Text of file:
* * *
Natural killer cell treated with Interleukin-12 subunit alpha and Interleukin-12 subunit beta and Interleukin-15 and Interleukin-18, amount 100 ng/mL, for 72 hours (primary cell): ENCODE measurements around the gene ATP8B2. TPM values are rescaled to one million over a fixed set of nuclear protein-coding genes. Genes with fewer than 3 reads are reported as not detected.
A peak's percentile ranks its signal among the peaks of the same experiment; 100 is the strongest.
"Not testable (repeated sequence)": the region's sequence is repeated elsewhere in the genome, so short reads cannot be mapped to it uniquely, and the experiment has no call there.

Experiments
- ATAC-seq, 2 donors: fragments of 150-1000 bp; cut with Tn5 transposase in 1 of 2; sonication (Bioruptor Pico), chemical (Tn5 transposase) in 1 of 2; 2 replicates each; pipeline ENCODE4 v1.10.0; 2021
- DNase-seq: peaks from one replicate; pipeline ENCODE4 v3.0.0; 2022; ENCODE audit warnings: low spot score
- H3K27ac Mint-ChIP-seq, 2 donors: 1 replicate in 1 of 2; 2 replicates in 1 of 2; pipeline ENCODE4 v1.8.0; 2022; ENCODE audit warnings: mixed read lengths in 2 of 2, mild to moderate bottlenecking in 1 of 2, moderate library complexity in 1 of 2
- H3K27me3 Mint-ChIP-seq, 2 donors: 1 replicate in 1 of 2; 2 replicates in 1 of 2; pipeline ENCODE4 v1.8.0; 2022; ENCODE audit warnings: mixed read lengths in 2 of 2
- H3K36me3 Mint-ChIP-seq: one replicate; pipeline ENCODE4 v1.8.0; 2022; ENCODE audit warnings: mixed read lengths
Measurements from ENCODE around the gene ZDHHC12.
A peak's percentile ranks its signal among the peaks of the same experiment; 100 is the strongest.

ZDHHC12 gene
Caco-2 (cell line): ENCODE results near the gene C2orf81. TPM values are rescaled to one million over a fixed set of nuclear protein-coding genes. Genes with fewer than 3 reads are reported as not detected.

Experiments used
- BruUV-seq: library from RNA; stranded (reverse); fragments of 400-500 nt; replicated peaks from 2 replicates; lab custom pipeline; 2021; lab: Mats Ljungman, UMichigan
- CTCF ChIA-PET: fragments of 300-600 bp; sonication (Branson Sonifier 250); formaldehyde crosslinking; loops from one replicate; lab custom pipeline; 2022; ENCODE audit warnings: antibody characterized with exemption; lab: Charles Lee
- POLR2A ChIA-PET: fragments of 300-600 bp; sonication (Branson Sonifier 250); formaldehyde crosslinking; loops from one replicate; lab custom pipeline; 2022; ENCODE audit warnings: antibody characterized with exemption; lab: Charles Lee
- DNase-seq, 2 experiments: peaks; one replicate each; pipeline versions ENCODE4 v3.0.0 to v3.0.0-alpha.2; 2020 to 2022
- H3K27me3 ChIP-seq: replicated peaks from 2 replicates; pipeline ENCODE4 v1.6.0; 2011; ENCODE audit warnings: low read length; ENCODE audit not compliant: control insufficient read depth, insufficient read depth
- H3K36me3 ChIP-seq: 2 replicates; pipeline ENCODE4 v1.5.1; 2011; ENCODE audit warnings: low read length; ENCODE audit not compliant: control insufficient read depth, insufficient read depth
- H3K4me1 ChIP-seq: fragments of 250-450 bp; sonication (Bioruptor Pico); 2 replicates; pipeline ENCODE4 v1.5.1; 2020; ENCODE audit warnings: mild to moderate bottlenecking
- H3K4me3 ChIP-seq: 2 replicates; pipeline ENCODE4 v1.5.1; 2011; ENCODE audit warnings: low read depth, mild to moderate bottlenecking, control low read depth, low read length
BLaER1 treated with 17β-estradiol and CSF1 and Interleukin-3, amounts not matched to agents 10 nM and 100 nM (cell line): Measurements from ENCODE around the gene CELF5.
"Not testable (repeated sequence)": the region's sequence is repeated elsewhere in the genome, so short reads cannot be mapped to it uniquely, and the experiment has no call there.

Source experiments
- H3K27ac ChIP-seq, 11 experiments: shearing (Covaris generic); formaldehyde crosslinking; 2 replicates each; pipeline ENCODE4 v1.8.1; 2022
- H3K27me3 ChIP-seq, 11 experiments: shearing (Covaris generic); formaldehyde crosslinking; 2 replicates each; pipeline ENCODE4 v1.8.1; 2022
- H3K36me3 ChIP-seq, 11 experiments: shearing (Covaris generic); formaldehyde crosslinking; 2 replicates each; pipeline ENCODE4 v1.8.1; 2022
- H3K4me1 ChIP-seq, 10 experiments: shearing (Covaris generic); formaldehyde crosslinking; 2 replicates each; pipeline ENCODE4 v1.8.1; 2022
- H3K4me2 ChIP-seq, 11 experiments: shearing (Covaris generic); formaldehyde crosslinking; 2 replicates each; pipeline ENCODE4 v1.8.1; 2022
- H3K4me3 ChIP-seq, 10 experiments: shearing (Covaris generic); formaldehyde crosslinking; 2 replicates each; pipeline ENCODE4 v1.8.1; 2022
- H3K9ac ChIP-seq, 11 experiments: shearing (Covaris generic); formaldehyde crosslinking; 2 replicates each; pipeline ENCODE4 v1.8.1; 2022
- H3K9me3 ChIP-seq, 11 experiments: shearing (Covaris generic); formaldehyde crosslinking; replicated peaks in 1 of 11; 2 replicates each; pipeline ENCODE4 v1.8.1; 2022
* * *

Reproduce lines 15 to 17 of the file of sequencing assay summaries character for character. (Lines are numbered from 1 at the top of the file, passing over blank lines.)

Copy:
- BruUV-seq: library from RNA; stranded (reverse); fragments of 400-500 nt; replicated peaks from 2 replicates; lab custom pipeline; 2021; lab: Mats Ljungman, UMichigan
- CTCF ChIA-PET: fragments of 300-600 bp; sonication (Branson Sonifier 250); formaldehyde crosslinking; loops from one replicate; lab custom pipeline; 2022; ENCODE audit warnings: antibody characterized with exemption; lab: Charles Lee
- POLR2A ChIA-PET: fragments of 300-600 bp; sonication (Branson Sonifier 250); formaldehyde crosslinking; loops from one replicate; lab custom pipeline; 2022; ENCODE audit warnings: antibody characterized with exemption; lab: Charles Lee